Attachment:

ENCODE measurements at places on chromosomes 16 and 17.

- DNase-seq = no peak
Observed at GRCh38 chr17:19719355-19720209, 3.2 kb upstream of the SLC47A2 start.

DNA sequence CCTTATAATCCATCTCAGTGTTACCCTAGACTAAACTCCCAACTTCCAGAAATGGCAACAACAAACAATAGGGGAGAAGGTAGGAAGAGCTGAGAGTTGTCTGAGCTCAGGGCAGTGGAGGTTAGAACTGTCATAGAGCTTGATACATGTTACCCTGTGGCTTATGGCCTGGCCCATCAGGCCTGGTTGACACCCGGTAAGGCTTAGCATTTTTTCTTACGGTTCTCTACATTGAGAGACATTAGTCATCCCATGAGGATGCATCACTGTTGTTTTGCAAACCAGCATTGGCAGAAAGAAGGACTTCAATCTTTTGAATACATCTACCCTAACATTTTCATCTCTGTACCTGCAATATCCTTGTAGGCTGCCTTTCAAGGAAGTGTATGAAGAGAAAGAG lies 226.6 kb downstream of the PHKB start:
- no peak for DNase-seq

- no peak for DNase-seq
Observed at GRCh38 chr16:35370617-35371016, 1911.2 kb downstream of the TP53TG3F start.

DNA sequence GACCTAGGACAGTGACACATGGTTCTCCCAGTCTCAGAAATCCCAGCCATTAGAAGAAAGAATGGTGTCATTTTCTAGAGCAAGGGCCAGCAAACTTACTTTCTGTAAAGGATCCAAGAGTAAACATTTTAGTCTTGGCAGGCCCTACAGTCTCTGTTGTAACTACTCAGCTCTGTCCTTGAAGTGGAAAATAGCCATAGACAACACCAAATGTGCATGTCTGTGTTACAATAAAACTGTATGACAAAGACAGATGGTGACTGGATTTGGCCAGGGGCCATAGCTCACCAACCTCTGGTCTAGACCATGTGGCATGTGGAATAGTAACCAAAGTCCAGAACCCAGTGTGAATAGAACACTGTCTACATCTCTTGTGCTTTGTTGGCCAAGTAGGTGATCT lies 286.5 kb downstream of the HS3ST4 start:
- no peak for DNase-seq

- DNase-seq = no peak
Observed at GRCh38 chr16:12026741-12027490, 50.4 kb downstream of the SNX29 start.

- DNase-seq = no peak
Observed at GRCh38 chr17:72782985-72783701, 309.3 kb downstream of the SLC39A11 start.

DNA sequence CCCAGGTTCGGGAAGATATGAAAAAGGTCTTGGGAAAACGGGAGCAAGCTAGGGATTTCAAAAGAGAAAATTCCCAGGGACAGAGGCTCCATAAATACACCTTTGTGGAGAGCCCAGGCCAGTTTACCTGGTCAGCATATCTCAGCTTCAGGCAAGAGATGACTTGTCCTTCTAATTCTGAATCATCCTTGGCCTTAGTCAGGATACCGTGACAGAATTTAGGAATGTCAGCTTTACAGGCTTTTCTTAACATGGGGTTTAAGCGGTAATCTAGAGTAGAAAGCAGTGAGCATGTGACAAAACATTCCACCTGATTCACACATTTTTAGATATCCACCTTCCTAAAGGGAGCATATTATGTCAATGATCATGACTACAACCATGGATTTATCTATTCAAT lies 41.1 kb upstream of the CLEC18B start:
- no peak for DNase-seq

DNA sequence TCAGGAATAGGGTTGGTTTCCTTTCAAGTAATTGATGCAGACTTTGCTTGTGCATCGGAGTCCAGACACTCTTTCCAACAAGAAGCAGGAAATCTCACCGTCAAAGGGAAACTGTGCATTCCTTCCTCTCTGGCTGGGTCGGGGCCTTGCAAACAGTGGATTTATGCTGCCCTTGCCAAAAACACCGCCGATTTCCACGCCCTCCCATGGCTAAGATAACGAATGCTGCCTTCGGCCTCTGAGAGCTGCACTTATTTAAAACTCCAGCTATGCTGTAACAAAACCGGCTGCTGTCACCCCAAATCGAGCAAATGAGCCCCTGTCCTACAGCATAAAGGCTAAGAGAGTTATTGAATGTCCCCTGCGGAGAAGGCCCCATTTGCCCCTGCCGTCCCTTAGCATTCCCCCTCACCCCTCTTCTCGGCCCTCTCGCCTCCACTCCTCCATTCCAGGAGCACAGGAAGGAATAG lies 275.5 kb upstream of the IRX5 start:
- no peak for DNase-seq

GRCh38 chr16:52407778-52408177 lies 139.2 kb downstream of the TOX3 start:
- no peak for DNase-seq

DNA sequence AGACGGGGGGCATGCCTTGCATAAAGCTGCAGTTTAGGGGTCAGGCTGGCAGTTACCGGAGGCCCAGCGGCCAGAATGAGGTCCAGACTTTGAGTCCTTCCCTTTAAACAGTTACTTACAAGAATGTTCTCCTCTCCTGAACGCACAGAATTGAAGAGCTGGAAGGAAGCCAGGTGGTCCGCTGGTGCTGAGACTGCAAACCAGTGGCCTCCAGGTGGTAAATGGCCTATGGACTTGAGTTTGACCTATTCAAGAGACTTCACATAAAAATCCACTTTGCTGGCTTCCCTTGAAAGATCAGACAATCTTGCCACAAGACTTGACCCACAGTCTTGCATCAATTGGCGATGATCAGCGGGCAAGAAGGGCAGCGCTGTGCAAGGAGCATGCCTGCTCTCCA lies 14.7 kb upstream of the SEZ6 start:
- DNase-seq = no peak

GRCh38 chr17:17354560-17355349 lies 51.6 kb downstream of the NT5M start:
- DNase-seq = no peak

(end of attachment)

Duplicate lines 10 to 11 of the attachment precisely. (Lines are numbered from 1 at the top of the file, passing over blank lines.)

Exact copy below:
- DNase-seq = no peak
Observed at GRCh38 chr16:12026741-12027490, 50.4 kb downstream of the SNX29 start.